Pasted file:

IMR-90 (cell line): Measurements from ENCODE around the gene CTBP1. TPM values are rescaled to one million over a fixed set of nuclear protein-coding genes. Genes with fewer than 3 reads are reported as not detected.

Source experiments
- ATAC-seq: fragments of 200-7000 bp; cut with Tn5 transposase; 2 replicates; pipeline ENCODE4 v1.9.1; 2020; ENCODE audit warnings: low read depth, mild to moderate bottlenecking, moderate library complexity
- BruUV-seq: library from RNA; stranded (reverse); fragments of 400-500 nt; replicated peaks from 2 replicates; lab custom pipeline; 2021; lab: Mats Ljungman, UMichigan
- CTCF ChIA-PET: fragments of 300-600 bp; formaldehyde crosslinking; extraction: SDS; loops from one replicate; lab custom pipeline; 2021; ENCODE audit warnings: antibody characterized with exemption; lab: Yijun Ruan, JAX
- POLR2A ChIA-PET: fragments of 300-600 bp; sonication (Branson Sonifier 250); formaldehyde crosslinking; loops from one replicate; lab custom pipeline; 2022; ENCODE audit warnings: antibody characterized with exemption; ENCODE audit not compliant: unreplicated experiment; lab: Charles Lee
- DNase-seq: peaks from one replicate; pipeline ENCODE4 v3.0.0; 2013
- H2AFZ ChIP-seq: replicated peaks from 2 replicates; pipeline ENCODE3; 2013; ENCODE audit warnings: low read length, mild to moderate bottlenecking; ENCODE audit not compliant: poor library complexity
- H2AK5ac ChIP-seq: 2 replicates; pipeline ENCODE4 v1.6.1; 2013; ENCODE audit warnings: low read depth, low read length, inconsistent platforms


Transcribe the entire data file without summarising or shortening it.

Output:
IMR-90 (cell line): Measurements from ENCODE around the gene CTBP1. TPM values are rescaled to one million over a fixed set of nuclear protein-coding genes. Genes with fewer than 3 reads are reported as not detected.

Source experiments
- ATAC-seq: fragments of 200-7000 bp; cut with Tn5 transposase; 2 replicates; pipeline ENCODE4 v1.9.1; 2020; ENCODE audit warnings: low read depth, mild to moderate bottlenecking, moderate library complexity
- BruUV-seq: library from RNA; stranded (reverse); fragments of 400-500 nt; replicated peaks from 2 replicates; lab custom pipeline; 2021; lab: Mats Ljungman, UMichigan
- CTCF ChIA-PET: fragments of 300-600 bp; formaldehyde crosslinking; extraction: SDS; loops from one replicate; lab custom pipeline; 2021; ENCODE audit warnings: antibody characterized with exemption; lab: Yijun Ruan, JAX
- POLR2A ChIA-PET: fragments of 300-600 bp; sonication (Branson Sonifier 250); formaldehyde crosslinking; loops from one replicate; lab custom pipeline; 2022; ENCODE audit warnings: antibody characterized with exemption; ENCODE audit not compliant: unreplicated experiment; lab: Charles Lee
- DNase-seq: peaks from one replicate; pipeline ENCODE4 v3.0.0; 2013
- H2AFZ ChIP-seq: replicated peaks from 2 replicates; pipeline ENCODE3; 2013; ENCODE audit warnings: low read length, mild to moderate bottlenecking; ENCODE audit not compliant: poor library complexity
- H2AK5ac ChIP-seq: 2 replicates; pipeline ENCODE4 v1.6.1; 2013; ENCODE audit warnings: low read depth, low read length, inconsistent platforms